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CHAPTER 1

Introduction to the
World of Retailing
CHAPTER 01
McGraw-Hill/Irwin

Retailing Management 8e

Copyright 2012 by The McGraw-Hill Companies, Inc. All rights reserved.

The McGraw-Hill Companies, All rights reserved.

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What is Retailing?

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Retailing a set of business


activities that adds value to the
products and services sold to
consumers for their personal or
family use
A retailer is a business that sells
products and/or services to
consumers for personal or
family use.
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Examples of Retailers

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Retailers:
Kohls, Macys, Wendys,
www.Amazon.com, Jiffy
Lube, AMC Theaters,
American Eagle Outfitter,
Avon, J.Crew

Firms that are retailers and wholesalers - sell to other


business as well as consumers:
Office Depot, The Home Depot, United Airlines, Bank of
America, Costco
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Distribution Channel

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The Retailers Role in a Supply Chain

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Retailers are the final business within a supply chain


which links manufacturers to consumers.
A Supply Chain is a set of firms that make and deliver a
given set of goods and services to the ultimate
consumer.

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Manufacturing, Wholesaling
and Retailing

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Vertical Integration firm performs more than one set of


activities in the channel
Ex: retailer invests in wholesaling or manufacturing
Backward Integration retailer performs some
distribution and manufacturing activities
Ex: JCPenney sells Arizona jeans (Private Label)

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Manufacturing, Wholesaling
and Retailing

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Forward Integration manufacturers undertake retailing


activities
Ex: Ralph Lauren (New York Jones, Liz Claiborne)
operates its own stores
Large retailers engage in both wholesaling and retailing
Ex: Wal-Mart, Lowes, Safeway, Brown Shoe Company

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How Retailers Add Value


Provide Assortment
Buy other products at the
same time
Break Bulk
Buy it in quantities
customers want
Hold Inventory
Buy it at a convenient
place when you want it
Offer Services
See it before you buy; get
credit; layaway

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Ryan McVay/Getty Images

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Social and Economic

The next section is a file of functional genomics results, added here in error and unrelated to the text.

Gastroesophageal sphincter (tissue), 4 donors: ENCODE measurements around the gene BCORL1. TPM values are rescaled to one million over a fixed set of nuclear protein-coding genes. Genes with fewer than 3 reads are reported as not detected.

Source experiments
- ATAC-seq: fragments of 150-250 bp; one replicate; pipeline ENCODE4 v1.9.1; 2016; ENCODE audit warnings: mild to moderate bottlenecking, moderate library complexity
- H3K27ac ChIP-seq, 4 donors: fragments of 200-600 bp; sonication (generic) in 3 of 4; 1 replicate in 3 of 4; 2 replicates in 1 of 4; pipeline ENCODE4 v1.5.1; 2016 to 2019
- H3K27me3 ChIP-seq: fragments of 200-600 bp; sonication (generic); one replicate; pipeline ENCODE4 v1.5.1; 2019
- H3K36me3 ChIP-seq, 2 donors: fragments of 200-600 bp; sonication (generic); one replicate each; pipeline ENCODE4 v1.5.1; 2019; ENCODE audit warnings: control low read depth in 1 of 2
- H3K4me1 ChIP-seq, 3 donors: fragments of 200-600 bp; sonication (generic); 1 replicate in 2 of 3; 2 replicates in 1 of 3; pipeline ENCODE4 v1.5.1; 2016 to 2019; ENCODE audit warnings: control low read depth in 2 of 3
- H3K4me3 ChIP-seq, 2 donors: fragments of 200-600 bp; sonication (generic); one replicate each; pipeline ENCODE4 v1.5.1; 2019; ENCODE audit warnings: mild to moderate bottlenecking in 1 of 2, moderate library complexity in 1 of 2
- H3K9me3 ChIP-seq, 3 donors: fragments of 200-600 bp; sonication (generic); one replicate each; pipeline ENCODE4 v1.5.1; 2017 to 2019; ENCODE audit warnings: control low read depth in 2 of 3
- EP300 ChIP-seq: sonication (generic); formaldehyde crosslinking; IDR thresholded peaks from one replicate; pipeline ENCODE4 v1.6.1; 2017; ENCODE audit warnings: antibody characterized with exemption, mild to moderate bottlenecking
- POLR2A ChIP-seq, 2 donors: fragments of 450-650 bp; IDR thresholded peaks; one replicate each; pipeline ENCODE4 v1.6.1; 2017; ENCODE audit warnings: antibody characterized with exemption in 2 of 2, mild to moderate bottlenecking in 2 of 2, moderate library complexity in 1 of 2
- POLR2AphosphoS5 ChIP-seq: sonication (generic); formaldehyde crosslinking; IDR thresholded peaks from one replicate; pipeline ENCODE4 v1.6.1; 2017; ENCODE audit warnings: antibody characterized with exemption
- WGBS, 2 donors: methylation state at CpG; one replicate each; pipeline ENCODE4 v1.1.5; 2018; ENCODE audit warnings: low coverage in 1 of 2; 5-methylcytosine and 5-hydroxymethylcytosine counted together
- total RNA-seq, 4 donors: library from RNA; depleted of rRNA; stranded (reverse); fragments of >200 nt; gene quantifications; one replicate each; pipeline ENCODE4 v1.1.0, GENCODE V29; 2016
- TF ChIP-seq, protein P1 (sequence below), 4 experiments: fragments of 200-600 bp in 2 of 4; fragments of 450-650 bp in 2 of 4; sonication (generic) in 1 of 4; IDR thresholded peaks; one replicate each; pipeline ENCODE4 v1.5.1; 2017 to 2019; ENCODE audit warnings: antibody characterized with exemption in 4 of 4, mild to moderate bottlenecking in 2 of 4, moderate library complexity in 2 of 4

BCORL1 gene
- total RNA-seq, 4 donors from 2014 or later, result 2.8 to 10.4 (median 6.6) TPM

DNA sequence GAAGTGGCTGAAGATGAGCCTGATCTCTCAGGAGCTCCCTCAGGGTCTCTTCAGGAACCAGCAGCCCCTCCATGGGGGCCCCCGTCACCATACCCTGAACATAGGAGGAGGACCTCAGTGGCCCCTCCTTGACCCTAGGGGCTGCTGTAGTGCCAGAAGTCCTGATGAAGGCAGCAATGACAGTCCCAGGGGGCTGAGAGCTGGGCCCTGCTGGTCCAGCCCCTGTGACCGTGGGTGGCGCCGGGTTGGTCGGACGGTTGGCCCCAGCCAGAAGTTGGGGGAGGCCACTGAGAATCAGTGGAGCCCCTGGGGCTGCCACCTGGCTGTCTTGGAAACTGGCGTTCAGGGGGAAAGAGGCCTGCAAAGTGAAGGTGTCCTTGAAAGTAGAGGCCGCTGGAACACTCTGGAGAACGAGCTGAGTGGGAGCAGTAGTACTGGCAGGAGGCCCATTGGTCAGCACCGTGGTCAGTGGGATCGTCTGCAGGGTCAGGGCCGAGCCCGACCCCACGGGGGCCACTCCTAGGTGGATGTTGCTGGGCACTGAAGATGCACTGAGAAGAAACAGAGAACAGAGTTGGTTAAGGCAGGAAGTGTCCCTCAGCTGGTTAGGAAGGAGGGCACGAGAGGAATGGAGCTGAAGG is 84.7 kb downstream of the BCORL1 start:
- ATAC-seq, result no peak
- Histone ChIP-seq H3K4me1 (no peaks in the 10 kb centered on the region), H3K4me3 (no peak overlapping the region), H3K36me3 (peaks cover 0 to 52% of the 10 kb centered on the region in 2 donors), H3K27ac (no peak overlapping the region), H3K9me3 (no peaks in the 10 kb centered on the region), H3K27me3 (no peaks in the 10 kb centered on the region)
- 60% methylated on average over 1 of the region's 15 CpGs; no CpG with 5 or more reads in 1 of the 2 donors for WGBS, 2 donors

Significance of Retailing

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Retail Sales:
Over $4.1 trillion in annual
U.S. sales in 2005

Employment:
Employs over 24 million
people in 2005
One of the largest sectors for
job growth in US

Social responsibility
Global player
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Social Responsibility

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Corporate social responsibility


The voluntary actions taken by a
company to address the ethical,
social, and environmental impacts
of its business operations, in
addition to the concerns of its
stakeholders

http://www.asyousow.org

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Social Responsibility

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IKEA
Starbucks: pays its farmers 42% more
than the commodity price of Arabica
coffee beans
Target: community giving programs (5% of
income, $3 million a week)

Retail companies give away 1.7% of


their profits, compared with about
0.9% for companies in other
industries
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Opportunities in Retailing:
Management Opportunities

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People with a wide range of skills and interests needed


because retailers functions include
Finance
Purchase
Accounting
Management information system (MIS)
Supply management including warehouse and
distribution management
Design and new product development
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Opportunities in Retailing:
Management Opportunities

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Financially rewarding
5-year salary of buyers: $50,000 - $60,000
5-year salary of store managers: $120,000 - $160,000

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Opportunities in Retailing:
Entrepreneurial Opportunities
Retailing provides opportunities for
people who want to start their own
business
Some of the worlds richest people
are retailing entrepreneurs